• It’s Fast and Furious. A longtime George Lucas mantra, utilized in the STAR WARS and INDIANA JONES flicks, is to keep the action fast and furious so that the audience is too distracted to spot any plot holes or inconsistencies. HOWARD THE DUCK is possibly the most potent example of this mantra; here it seems the filmmakers succeeded in not only distracting the audience but themselves as well!
  • It’s Innovative In Its Use of Music. It’s been said that the finest film scores work in counterpoint to the imagery (as in 2001: A SPACE ODYSSEY, A CLOCKWORK ORANGE and MEAN STREETS). John Barry’s score for HOWARD THE DUCK does just that, particularly during the climactic hang glider chase and concluding special effects blow out, two intense action sequences set to bizarrely placid music--did Barry even know what he was scoring?
  • It Introduced New Talent. Actor/musician Richard Edson and frequent Alex Cox cast costar Miguel Sandoval both make early appearances in HOWARD THE DUCK, as does a youthful Tim Robbins. The latter sports one of the goofiest haircuts in movie history, and delivers a performance to match. The fact that Robbins had a career after this film proves he’s got enormous staying power.
  • It Has Some Really Cool Monsters. In all seriousness, the scorpion-like “Dark Overlords of the Universe” who turn up in HOWARD THE DUCK, visualized via stop motion animation, are damn cool. As in KING KONG and THE GIANT BEHEMOTH, the critters aren’t shown until late in the film.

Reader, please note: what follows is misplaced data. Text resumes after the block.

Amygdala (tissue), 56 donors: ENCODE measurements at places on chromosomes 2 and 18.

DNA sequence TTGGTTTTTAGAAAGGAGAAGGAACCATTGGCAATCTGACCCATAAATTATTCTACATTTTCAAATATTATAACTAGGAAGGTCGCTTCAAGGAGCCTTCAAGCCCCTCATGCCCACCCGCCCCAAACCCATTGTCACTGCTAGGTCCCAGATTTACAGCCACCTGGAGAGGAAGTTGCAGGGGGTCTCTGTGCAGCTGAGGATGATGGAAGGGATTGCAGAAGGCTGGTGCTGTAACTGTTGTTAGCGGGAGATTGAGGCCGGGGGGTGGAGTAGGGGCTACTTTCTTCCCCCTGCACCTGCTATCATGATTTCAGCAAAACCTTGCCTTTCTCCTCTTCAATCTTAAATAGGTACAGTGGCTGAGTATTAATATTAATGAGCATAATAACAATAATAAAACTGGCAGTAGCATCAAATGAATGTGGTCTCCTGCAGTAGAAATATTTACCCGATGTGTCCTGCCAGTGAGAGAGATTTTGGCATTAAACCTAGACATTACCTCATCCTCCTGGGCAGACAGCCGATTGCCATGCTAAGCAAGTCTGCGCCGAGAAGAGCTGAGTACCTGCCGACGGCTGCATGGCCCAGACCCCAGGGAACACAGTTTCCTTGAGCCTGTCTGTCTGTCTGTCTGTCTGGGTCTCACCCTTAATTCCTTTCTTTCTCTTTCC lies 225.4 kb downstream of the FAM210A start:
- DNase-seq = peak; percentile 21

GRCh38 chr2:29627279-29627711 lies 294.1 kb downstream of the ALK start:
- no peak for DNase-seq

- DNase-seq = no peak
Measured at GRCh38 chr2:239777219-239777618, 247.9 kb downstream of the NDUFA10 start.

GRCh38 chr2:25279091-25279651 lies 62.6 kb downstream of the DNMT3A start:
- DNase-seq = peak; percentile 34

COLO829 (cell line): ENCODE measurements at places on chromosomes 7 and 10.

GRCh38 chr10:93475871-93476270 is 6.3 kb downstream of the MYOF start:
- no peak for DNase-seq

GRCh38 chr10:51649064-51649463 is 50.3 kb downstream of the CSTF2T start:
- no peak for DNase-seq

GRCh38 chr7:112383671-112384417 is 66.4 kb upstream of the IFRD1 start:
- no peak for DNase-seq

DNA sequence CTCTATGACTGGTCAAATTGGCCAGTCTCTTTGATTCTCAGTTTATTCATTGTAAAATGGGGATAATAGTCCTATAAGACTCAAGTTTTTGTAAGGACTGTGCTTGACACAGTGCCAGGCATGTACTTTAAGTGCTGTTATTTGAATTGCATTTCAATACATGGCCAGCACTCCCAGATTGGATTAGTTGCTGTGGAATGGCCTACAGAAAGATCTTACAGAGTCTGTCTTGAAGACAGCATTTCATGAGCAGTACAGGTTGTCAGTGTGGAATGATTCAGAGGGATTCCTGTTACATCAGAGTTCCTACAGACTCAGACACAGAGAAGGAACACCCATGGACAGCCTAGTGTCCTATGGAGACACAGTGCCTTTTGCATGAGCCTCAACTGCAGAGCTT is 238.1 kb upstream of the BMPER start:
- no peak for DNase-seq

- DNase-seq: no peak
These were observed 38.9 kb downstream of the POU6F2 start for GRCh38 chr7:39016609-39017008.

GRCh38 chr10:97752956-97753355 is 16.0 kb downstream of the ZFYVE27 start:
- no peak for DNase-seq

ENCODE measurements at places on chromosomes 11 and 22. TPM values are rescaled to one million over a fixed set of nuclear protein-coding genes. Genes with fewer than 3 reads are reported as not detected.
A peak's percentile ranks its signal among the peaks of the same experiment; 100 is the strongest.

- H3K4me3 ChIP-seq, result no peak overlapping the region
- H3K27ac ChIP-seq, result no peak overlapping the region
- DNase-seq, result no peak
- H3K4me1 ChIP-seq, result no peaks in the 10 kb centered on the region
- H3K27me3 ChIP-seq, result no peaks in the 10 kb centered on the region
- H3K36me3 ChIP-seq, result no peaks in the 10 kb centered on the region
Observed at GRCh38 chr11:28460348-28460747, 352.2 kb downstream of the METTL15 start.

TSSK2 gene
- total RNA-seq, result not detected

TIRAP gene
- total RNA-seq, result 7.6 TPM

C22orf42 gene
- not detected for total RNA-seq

• It Utilizes Repeated Motifs. Critics tend to love it when filmmakers repeat certain elements in a film--think of the slow motion violence of THE WILD BUNCH, the eyeball motif of BLADE RUNNER, the overhead shots of TAXI DRIVER, etc. Here the threat of Howard leaving and/or dying is brought up on several occasions, complete with the same sad music playing each time and teary-eyed supporting characters wailing about how “this world didn’t treat you very good.”
  • It Foresaw the Future. Back in 1986 expensive PG-rated movies based on comic books weren‘t exactly common (which partially explains the negative reception afforded HOWARD THE DUCK), whereas nowadays they’re Hollywood’s bread and butter. Also, with its thoroughly off-putting and unlikable title character, HTD can be seen as the true forerunner of BEETLEJUICE, WHO FRAMED ROGER RABBIT and MY LEFT FOOT.
  • It’s remained in the public eye. Like it or not, over the years HOWARD THE DUCK has endured, and in a way that other, supposedly better 1986 releases--CLUB PARADISE, RUTHLESS PEOPLE, TOP GUN, NOTHING IN COMMON, CROCODILE DUNDEE--haven’t. This is an attribute shared by the likes of CITIZEN KANE, THE BATTLESHIP POTEMKIN, 8½ and SCHINDLER’S LIST--and also GLEN OR GLENDA, ROBOT MONSTER and SHOWGIRLS. In other words, even if HOWARD THE DUCK never succeeds in knocking CITIZEN KANE from its perch, it may yet take the place of PLAN NINE FROM OUTER SPACE.